I would love to free range but frankly I'm a little scared. I've been told by an icelandic breeder that they aren't good at escaping hawks until after they grow out of their juvenile phase. When I moved here last fall I put up wild bird feeders & I didn't even make it back to the house before a hawk swooped at the feeder. Maybe that was just coincidence but I'm a little paranoid now. lol. I did keep the bird feeders up but put them inside trees instead of hanging on outer branches like I've always done before.
And then there are many other predators we have here, including my dumb dogs. So far I don't think the dogs are really sure what to think of the chickens other than to clean up the chicken poop but today the male lunged @ the run. I was not happy...I see foxes quite often & know there are minks, racoons, etc, etc. along with housecats that my neighbors let free range in my yard
Having so few hens I even thought about trying to let the roos free range while keeping the hens inside but I'm pretty sure that would never work on a continuing basis unless I seperate them in different coops (I am talking to someone about building another as "leasing" space in 1 didn't pan out). If I lose the hens I have to start all over again & that thought is unbearable.
Does anyone have any words of wisdom about 1) teaching dogs to happily co-exist (mine are Chesapeake Bay Retrievers so there is a prey drive) and 2) free ranging in general? I know locking them up @ night is important but another of my friends had foxes attacking hers during the day. I know icelandics are supposed to be better @ avoiding predators which is 1 of the many reasons I wanted them. Do they do that great of a job that it isn't an issue?? If so, do you wait until they mature? Keep in mind that mine do not have an older chicken showing them the ropes. Do you not have many predators? Do you just accept a few losses here & there as part of the cost of raising chickens? Anything else you think would be helpful??
@RJSorensen It seems you have the best of both worlds, large area but in a small town that allows chickens! What a great neighbor a firewood lot would be! Bugs for the taking! The weeping cherry is lovely and your heritage hens make it even more beautiful. It looks like, from the picture, that you have all brown egg layers. You could keep them and put your Icelandic cockerel(s) with them. The different egg color with allow you to collect all the crossbred eggs and therefore not worry about hatching them and mixing your flock. The adult hens will "teach" the cockerels a thing or two before you add in the pullets.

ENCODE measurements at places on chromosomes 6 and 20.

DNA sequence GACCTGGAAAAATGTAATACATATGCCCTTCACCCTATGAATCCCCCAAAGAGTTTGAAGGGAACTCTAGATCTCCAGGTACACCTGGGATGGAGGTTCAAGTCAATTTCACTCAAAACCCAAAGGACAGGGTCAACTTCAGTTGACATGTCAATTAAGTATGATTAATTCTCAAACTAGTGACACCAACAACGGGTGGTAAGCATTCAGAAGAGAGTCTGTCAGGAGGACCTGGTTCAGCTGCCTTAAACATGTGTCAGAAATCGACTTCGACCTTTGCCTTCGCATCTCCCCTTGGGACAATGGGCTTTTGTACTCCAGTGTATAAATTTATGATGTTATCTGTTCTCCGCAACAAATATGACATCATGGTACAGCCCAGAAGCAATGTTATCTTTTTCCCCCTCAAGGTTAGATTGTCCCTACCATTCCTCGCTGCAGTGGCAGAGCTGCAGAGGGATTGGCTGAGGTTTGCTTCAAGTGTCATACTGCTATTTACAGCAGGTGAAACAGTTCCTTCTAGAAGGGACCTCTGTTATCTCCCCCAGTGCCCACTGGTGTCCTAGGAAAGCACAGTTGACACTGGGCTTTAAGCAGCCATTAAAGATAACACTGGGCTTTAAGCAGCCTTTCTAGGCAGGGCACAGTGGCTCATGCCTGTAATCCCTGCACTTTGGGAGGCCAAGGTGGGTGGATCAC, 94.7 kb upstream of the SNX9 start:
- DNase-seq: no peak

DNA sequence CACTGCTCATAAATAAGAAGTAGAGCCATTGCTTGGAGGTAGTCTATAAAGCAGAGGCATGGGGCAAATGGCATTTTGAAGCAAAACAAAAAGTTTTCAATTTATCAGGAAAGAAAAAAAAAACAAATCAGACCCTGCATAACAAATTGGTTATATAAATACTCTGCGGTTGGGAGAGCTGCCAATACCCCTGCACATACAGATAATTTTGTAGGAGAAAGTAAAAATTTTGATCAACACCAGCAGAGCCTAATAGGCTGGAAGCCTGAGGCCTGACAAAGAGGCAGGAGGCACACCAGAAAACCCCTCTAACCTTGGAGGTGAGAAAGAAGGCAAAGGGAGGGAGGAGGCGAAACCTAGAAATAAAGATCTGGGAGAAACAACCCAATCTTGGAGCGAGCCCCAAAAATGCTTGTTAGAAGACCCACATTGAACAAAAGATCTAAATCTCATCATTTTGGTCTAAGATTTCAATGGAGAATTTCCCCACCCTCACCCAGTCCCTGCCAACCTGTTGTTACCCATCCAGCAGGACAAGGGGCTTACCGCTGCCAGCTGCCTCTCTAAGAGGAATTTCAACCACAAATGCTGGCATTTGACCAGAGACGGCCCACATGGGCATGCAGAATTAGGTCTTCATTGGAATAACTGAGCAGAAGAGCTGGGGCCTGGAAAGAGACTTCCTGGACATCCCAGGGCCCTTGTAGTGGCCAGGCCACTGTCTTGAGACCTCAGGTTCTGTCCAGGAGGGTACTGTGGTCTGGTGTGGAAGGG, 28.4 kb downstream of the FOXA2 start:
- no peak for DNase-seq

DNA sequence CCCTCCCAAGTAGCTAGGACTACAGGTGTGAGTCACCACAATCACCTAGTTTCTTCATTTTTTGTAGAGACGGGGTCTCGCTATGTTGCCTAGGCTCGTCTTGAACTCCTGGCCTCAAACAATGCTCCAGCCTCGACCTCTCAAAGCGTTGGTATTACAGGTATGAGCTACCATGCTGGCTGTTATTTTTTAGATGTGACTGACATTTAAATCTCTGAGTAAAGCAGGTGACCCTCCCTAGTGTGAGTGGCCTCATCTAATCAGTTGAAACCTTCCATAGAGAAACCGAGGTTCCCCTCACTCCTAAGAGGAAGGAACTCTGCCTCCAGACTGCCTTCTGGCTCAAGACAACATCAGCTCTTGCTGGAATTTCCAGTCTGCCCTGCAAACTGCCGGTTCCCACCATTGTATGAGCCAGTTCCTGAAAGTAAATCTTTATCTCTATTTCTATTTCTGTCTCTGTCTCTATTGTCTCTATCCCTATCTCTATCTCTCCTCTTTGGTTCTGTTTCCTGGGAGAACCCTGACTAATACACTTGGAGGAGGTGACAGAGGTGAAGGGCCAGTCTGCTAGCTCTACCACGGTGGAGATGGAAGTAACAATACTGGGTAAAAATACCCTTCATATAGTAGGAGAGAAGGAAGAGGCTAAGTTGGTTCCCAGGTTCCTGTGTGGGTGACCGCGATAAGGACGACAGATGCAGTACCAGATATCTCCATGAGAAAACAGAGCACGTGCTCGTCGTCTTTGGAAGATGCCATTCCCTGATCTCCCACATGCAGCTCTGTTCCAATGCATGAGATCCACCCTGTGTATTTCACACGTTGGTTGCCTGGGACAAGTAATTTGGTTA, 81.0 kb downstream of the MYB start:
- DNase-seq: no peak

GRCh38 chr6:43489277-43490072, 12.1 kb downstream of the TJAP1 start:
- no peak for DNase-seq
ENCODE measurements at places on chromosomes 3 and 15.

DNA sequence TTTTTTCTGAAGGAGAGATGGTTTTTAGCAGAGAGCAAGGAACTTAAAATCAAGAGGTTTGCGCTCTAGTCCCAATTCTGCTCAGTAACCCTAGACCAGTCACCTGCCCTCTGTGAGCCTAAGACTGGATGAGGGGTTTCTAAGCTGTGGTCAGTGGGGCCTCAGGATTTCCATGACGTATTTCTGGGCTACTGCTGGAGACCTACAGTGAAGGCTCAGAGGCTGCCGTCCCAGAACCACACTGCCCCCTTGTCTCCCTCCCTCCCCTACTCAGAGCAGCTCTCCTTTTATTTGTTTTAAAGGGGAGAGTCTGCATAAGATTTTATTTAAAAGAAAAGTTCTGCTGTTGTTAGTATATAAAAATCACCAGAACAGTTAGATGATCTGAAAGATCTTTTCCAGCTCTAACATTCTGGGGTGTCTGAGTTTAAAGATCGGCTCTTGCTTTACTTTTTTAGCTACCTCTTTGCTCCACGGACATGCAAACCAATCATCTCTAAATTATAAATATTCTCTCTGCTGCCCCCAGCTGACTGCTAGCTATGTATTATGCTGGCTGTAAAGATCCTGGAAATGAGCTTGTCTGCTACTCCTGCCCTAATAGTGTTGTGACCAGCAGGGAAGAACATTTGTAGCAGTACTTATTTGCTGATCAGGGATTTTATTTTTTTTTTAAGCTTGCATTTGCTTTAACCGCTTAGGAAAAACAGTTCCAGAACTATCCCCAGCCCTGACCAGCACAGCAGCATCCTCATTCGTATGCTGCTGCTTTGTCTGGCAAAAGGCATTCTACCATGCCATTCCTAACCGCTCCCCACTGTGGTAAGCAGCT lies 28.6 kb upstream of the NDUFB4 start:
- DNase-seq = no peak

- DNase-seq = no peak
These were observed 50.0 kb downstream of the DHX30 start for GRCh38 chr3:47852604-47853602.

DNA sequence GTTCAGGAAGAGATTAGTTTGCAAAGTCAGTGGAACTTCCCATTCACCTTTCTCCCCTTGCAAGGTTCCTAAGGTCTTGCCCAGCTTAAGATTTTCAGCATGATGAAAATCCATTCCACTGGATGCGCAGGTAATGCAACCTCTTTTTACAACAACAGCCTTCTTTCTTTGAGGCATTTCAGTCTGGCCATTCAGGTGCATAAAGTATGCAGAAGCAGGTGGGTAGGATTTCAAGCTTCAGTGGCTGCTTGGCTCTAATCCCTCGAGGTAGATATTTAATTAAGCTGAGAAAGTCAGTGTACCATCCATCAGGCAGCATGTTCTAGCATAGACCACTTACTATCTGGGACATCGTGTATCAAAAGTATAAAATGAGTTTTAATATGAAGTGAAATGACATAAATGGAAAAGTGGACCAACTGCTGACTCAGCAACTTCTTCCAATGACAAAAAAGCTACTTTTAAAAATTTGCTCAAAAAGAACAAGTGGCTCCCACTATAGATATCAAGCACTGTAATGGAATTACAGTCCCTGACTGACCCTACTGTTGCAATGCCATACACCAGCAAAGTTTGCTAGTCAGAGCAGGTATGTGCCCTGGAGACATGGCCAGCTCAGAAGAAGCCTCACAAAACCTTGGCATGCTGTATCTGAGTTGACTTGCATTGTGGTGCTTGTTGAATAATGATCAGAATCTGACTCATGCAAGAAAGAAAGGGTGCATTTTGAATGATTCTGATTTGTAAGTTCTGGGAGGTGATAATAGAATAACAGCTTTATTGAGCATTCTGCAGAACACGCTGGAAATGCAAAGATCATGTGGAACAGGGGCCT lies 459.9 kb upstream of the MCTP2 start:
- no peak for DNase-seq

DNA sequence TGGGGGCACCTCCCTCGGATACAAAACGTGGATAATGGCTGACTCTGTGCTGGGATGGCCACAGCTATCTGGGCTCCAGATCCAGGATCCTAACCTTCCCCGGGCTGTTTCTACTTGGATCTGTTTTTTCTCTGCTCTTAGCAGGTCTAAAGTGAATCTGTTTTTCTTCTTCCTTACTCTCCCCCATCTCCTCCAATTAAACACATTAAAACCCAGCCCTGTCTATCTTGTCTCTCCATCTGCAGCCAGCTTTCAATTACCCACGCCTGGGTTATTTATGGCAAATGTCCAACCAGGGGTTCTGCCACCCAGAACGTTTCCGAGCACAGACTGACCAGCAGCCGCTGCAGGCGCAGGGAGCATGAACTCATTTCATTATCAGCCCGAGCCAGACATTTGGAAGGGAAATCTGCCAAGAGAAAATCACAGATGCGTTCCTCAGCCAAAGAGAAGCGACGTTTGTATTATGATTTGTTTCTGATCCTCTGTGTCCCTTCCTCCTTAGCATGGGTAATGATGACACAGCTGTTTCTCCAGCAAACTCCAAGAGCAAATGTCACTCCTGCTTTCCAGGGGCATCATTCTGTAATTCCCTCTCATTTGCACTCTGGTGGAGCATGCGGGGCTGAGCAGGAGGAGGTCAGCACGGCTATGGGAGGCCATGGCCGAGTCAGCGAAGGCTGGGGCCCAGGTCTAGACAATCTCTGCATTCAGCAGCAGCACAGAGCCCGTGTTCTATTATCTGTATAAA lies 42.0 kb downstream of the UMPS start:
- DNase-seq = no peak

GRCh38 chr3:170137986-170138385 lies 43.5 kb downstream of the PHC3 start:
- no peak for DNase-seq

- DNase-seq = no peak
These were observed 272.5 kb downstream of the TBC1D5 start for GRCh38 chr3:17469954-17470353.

My flock loves to free range, and while we have four acres, our property is only 215 feet wide. The "lots" along our side of the road are all long, north to south, and on the narrow side, east to west. My neighbors are good about my flock "stretching" the property lines, but, in general, the flock stays closer to home. Both of our neighbor's homes set farther back than our house and our barn/shed/coop is in front of our house. My neighbor to the west has two dogs, a St Bernard and a Pug (nice combo, huh?), that the chickens are aware and they avoid. The neighbor on the east has teen-aged boys that are in tons of activities and they aren't home much. When they are, they are shooting hoops or mowing or, in the summer, spending time in their pool. The chickens will roam over their gravel drive to the tree line but don't go near the house. Occasionally, when they have company, they will come over with younger children and ask to see the chicks or chickens, which I happily allow. You never know when one of them will "catch the bug" and want chickens!
Great hatch rate on the shipped eggs, chickadoo!! Making a "picture record" will help you in the future to identify what your chicks might, and I emphasize might, look like. Take pictures every two weeks for the first three months and then every month for a year. Label them and keep them so you can go back and compare them with future hatches. There is no predicting what will hatch from two pure Icelandics.....except that it will be a pure Icelandic! Special care needs to be taken to make sure you keep them from any contact that could allow crossbreeds to be hatched.